Do Indian Tier 1 Service Providers Run the Risk of Losing Their Cost Competitiveness? | Sherpas in Blue Shirts

An international private equity client recently asked whether Indian service providers’ cost competitiveness was eroding and, if so, whether they would be able to protect its cost advantage over multinational corporation (MNC) players. While we gave our directional point of view, this question was worth following up with a quantitative answer. And as expected, a few days (and nights!) of serious number crunching turned up interesting insights. Let me share a few.

First, let’s establish the current differences in costs and the drivers. Pricing for standard IT services (say ADM) has been under pressure due to a number of factors such as economic headwinds, maturing buyers, and intensifying competition. However, at a marginal deal level MNC Tier 1s continue to price at a 20-30 percent premium (average price per blended FTE) over Indian peers. This can be attributed to underlying differences in cost structures that translate into a 30-35 percent lower blended operating cost of the Indian Tier 1s compared to MNC peers at a marginal deal level. Key operating cost levers that result in this difference include location mix, project pyramid, employee tenure, and salary differential for the same talent profile. Across each lever, Indian Tier 1s command a competitive advantage given different starting points in arbitrage leverage and talent practices (e.g., full offshore pyramids versus partial pyramids, new versus lateral hires) compared to MNCs. In addition, the gross margin expectations differ. A key driver of gross margin difference is the SG&A spends. Indian Tier 1s on average have ~50 percent lower SG&A spends than their MNC peers due to lower corporate overhead and smaller investments in sales and support personnel.

Let us now turn the clock back a few years. The cost gap at a marginal deal level has closed by ~50 percent between 2005 and today. So, what changed in favor of the MNCs? They have improved cost competitiveness along all the drivers, particularly location mix. While the Indian players were busy expanding their overseas headcount and investing in higher skilled talent during 2007-2010, the MNCs steadily pushed the offshore lever hard, while quietly rationalizing their U.S/U.K. headcount. Over the past few years, the MNCs struck marginal ADM deals with an offshore component closer to that of Indian benchmarks though falling short by 10-15 percent. As a result today, 40-50 percent of MNCs’ services delivery headcount is global, predominantly in low cost locations. In comparison, Indian Tier 1s have ~73 percent of their headcount in India.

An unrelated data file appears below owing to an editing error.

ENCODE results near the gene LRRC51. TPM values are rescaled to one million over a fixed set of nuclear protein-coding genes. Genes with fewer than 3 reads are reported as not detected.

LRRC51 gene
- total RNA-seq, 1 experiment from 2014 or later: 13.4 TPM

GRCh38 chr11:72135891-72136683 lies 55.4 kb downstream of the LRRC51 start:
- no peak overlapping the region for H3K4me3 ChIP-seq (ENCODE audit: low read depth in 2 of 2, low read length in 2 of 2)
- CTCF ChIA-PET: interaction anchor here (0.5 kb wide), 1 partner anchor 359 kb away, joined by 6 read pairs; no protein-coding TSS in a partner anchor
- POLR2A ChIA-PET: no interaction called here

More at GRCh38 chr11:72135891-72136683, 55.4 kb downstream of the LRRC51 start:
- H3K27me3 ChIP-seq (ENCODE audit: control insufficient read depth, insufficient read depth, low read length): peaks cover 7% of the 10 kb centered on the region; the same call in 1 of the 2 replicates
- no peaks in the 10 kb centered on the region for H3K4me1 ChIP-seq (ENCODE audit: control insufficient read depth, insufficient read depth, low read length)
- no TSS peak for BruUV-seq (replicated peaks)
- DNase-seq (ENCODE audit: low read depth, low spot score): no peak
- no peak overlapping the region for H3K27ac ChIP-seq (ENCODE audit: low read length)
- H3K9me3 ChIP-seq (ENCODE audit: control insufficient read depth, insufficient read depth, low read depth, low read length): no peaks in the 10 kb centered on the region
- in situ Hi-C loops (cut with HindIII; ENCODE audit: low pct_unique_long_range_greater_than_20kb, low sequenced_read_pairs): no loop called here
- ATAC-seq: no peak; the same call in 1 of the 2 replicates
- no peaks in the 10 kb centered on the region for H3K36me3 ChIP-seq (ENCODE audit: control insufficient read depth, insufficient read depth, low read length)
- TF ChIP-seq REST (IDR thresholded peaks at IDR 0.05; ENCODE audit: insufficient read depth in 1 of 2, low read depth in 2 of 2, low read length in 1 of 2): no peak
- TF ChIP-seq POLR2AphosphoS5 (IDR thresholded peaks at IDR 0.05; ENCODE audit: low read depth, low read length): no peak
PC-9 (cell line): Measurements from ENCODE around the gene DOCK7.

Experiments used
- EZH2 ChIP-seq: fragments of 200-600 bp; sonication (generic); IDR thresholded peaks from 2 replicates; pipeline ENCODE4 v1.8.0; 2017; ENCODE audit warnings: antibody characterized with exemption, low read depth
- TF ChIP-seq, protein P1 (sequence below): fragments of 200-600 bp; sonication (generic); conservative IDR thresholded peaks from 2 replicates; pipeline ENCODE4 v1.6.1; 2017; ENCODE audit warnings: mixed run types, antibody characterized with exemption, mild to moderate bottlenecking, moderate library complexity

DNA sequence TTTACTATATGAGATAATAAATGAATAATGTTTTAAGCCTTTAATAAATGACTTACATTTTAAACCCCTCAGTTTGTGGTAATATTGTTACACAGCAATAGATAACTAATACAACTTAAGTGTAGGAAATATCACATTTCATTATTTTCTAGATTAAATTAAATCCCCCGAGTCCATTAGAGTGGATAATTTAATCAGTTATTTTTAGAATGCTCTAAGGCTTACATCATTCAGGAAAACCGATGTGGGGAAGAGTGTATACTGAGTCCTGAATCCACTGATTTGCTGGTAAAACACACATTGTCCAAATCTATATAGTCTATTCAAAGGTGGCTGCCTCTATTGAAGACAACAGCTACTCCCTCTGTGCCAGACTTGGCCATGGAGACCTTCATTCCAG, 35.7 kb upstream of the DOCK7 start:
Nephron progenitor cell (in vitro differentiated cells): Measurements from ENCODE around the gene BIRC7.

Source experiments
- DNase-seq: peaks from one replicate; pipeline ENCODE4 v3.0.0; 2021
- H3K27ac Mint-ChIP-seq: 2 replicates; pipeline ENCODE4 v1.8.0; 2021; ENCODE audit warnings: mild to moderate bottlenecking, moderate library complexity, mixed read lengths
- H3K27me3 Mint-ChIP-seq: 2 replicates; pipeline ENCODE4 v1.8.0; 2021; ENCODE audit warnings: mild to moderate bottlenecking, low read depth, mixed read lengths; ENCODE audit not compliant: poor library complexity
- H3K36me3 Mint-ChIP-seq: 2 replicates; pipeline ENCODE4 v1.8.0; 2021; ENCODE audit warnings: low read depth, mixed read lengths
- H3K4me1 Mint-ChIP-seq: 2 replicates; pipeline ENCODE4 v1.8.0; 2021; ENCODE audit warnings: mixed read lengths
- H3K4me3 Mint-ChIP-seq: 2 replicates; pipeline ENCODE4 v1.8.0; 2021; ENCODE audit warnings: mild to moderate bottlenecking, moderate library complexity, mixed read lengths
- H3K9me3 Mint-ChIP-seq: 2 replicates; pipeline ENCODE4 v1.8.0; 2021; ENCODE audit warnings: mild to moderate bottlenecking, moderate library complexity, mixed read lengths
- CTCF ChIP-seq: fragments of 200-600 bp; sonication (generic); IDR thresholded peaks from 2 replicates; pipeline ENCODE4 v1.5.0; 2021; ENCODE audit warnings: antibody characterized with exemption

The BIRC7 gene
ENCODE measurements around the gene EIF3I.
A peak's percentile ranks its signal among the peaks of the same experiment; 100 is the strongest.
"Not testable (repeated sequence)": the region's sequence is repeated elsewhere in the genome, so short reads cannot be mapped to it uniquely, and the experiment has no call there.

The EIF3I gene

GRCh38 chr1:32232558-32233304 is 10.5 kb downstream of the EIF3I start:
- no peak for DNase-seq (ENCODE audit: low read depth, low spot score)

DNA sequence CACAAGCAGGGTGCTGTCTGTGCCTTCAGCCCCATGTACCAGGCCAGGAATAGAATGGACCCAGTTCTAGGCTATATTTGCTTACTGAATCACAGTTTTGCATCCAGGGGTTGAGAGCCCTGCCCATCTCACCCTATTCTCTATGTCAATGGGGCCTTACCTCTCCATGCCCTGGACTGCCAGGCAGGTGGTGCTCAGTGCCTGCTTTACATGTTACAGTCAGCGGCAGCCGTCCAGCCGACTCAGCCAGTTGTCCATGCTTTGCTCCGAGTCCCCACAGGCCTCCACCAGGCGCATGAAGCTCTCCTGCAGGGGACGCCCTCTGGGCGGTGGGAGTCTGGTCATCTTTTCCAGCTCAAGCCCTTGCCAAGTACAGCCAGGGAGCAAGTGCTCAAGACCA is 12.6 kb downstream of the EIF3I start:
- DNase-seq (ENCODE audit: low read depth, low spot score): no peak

Going forward, which levers will experience greater convergence? And to what extent will the gap close?

Although MNCs have covered significant ground on offshore leverage, they have a lot more to cover on the rest.

Among arbitrage levers, MNCs have limited room to increase offshore leverage. For instance, achieving even 60 percent offshore leverage at a portfolio level would require them to structure all incremental work at the marginal deal level identical to the offshore-onshore mix of Indian Tier-1s. On the other hand, Indians will continue to have a head start in driving arbitrage through extensive use of Tier 2 and 3 offshore locations that are 20-40 percent cheaper than established ones. However, the Indian Tier 1s expanding location footprint into high-cost onshore markets will marginally offset some of these arbitrage gains. Pyramids differences are easier to fix through investments in offshore project managers.

Among the talent model levers, the MNCs have a lot of ground to cover, and the near-medium term opportunity for impact is high. They have already stated intentions to aggressively ramp up new graduate hiring in India. This will help reduce tenure difference to some extent, but will not erode the differential completely. For instance, even if they were to bridge the tenure difference to Indian Tier 1 levels for all new deals, the resultant impact on the average experience years at a portfolio level will be limited. Salary differential is likely to experience some erosion on the back of new visa/immigration legislation in the United States. We expect the dependence of Indian players on H1B/L1 visas – another source of cost advantage – to reduce as they look to scale up local hiring from the current 30-40 percent to ~50 percent of total onshore headcount.

The journey from here for MNCs is going to be more challenging as achieving operational efficiencies involves driving more structural changes (e.g., talent model) and associated investments (e.g., training and strategic bench). Another important driver is the impact of inflation, which MNCs will be more exposed to as they grow in offshore markets.

So, the question then becomes, can MNCs bridge the cost gap at a portfolio level to enable them to reduce the price differential to a level at which they can justify a premium of, say ~15 percent for plain-vanilla ADM work? Highly unlikely, for three key reasons:

  • Bridging the current cost differential to even sub 20 percent (through 2015) at a marginal deal level will require them to maximize all cost levers at the same time
  • The current cost differential at a portfolio level is wider than that at a marginal deal level
  • The Indian Tier 1s are increasingly playing head-to-head with the MNCs in terms of capabilities on deals, and getting entrenched in the IT services vendor portfolios of large buyer organizations

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